Despite Australia’s commitment to equity and opportunity for all, a student’s family background still plays an unacceptably large role in determining his or her educational pathway. At all stages of learning and development, there remains a strong and persistent link between a young person’s socio-economic status and educational outcomes.
The evidence shows that Australia’s education system is not doing enough to address inequality between the most and least advantaged young people, and some features of the system may actually be widening the gap.
Educational opportunity in Australia 2015 is one of the most comprehensive data studies of Australia’s education system. It examines young people’s progress on four key educational milestones, from the early years right through to young adulthood.
Socio-economic disadvantage has a greater impact on educational opportunity than any other factor considered in the study. Australia’s education system is not working well for the most disadvantaged young people.
For each milestone, the proportion of the most disadvantaged students who meet the milestone is between 10 and 20 percentage points lower than for the Australian population as a whole.
Students from the most disadvantaged groups who are off track at one milestone are less likely to catch up again at another milestone.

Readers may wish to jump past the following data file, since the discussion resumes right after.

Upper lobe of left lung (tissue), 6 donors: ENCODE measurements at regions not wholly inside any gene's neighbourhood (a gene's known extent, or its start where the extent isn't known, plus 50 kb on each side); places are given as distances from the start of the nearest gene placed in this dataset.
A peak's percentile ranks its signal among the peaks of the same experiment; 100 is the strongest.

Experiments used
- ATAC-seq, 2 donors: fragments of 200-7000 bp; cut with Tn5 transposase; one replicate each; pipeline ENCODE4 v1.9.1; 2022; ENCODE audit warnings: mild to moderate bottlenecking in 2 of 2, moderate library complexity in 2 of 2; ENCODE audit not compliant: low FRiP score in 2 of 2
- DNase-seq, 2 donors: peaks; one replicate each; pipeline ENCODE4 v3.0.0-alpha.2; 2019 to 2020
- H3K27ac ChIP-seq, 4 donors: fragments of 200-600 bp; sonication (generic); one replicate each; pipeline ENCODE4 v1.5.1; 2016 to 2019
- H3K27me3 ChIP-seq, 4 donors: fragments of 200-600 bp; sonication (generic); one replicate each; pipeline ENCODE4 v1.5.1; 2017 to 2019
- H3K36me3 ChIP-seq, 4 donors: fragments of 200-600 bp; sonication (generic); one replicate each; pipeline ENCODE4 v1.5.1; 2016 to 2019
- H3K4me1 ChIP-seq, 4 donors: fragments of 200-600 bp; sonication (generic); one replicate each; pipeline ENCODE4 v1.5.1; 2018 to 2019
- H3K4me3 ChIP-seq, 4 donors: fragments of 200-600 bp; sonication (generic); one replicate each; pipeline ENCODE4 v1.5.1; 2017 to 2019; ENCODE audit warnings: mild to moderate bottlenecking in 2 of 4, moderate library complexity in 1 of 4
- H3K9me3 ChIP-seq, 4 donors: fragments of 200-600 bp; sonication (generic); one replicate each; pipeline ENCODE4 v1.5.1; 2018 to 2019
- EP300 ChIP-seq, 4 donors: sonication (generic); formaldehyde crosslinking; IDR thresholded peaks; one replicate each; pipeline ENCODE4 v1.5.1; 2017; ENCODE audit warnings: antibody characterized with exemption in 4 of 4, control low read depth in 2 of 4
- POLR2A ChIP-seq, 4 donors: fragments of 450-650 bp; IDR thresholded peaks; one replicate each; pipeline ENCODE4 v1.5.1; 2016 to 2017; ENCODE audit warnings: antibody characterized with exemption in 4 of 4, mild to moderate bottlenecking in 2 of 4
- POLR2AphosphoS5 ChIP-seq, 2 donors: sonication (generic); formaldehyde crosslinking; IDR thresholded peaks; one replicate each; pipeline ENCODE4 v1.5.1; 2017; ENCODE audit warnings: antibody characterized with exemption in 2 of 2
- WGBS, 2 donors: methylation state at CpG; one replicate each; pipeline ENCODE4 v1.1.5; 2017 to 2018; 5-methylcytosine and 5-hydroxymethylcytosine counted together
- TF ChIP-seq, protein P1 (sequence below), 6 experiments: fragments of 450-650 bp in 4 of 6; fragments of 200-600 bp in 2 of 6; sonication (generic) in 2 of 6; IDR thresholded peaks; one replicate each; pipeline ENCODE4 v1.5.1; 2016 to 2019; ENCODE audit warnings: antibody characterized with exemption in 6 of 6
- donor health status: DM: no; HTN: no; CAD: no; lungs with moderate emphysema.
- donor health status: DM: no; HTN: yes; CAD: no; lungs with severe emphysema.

Differences in outcomes are compounded by differences in access to educational services. Socio-economically disadvantaged students attend fewer hours of early childhood education, have lower attendance at school, are more likely to leave school early, and are less likely to go to university.
The effects of socio-economic disadvantage persist well beyond school, reflected in higher chances of not finding full-time work and not being in education and training.
In part, because Indigenous young people are over-represented in the most socio-economically disadvantaged group, Indigenous students are significantly less likely to benefit from the opportunities that the Australian education system has to offer.
Proportion of students meeting educational milestones by socio-economic category
Source: Educational opportunity in Australia 2015, Mitchell Institute
What does this tell us?
The research shows a clear and persistent relationship between socio-economic status and educational outcomes in Australia across all the milestones. While Australia’s highest-achieving students are among the best in the world, the vast differences in educational opportunity across socio-economic groups challenge Australia’s claims of an education system that is fair and competitive by international standards.
The size and persistence of this relationship throws up clear challenges for educational policy-makers and service providers, to strengthen the ability of the education system to meet the needs of the most disadvantaged groups.
Socio-economic disadvantage remains a key influence on educational opportunity at every stage of learning and development in Australia.